In the indulgence Malaysia 57. It denotes that the culture is an indulgence. In societies, people are categorised by a high score in this dimension incline to realise their desires and impulses about having fun and enjoying life. They have a positive outlook and have a willingness toward positivity. Moreover, they give a more excellent position to leisure time, and they love to spend money on being pleased and fulfilling their wishes (Valaei et al. 2016). As opined by Al-Alawi & Alkhodari (2016), South Korea gets 29 in this category, which shows that it is opposite to the Malaysian society. The society is restraint which a tendency toward pessimism and cynicism. Besides, such communities do not focus on leisure time and believe in directing the satisfaction of their desires. They are controlled by social customs and feel that pandering themselves is relatively wrong.
After identifying the similarities and differences between the two countries, Malaysia and South Korea, the critical issues that the two expatriates can face while working in South Korea can be identified easily. As both countries are collectivistic society and believe in a hierarchical relationship, the two expats will not face any problem regarding these two cultural dimensions while working together. The issue will occur due to the difference related to masculinity versus femininity, approach toward uncertainty avoidance, long term versus short term orientation, and indulgence between Malaysia and South Korea. As South Korea is a feminine society and driven by value equality useful working condition and consensus, the employees of Malaysia can experience a problem in adjusting with the new norms in the foreign country. Employees of Malaysia are used to work in a society that is neither masculine nor feminine, as it obtained the score of 50. Apart from that, the approach of South Korea and Malaysia toward avoiding uncertainty is also completely different. While Malaysia has a relaxed approach toward dealing with change, South Korea emphasises on preventing change by working hard and following strict regulations. Hence if the Malaysian employees maintain the same carefree attitude while working in South Korea for expanding their business of halal-certified cosmetic products, they mean face significant issues in the foreign country. In the indulgence category, it is also found that South Korean people consider indulgence as a wrong thing. They show an inclination toward disparagement and pessimism and believe in controlling their desires. Therefore, the attitude of Malaysian employees of having fun and focusing on positivity and indulgence can be offensive to the South Korean people. This may create significant problems in working together with the South Korean employees effectively and can hamper the idea of business expansion eventually.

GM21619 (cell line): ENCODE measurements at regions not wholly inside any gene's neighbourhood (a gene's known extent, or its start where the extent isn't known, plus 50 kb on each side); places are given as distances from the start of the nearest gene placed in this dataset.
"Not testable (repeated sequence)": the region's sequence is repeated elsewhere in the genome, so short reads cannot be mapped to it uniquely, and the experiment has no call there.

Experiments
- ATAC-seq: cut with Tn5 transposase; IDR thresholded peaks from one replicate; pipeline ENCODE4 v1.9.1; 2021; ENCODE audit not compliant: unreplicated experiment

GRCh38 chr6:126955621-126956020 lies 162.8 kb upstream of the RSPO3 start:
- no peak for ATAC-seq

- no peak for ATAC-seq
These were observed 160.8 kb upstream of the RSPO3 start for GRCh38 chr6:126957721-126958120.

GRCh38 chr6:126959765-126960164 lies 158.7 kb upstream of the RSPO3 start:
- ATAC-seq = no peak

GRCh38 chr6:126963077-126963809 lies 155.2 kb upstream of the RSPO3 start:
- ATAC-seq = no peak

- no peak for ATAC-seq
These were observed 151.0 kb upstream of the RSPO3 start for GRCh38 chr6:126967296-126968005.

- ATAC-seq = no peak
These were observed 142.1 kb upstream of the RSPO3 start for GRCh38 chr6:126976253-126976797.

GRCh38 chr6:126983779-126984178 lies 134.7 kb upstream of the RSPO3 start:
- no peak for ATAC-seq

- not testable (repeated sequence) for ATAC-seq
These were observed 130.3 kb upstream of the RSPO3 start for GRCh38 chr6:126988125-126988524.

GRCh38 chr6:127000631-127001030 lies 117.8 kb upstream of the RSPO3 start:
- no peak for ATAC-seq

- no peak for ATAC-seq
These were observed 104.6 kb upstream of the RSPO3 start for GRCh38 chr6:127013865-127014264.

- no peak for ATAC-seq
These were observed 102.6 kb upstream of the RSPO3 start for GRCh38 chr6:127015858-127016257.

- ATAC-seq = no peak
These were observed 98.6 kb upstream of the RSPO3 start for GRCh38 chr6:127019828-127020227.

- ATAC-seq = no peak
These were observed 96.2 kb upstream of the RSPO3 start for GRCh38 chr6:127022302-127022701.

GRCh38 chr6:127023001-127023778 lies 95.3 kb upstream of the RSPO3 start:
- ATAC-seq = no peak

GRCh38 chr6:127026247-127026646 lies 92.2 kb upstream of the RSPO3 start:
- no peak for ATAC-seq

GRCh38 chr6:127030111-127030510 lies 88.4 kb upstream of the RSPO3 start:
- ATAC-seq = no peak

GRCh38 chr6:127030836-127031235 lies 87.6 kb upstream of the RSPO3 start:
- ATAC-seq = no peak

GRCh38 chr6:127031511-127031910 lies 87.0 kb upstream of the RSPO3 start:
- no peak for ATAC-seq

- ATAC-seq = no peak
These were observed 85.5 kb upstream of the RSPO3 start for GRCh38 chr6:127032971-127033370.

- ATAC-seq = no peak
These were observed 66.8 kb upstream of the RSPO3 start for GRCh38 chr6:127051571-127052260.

Hence, a pre-departure training of the Malaysian expats is highly essential, so that they can have more excellent knowledge about South Korean society. It will help them understanding people and working in harmony with them. Besides Oh, cultural competency training is also required for them Malaysian workers for increasing their cultural competency and the ability to embrace other culture with open arm. But the ex-pats are suggested to work with the South Korean culture instead of working against it. Besides, while working in the country, they should listen and see the working style of the South Korean people, so that they can conduct their activities accordingly.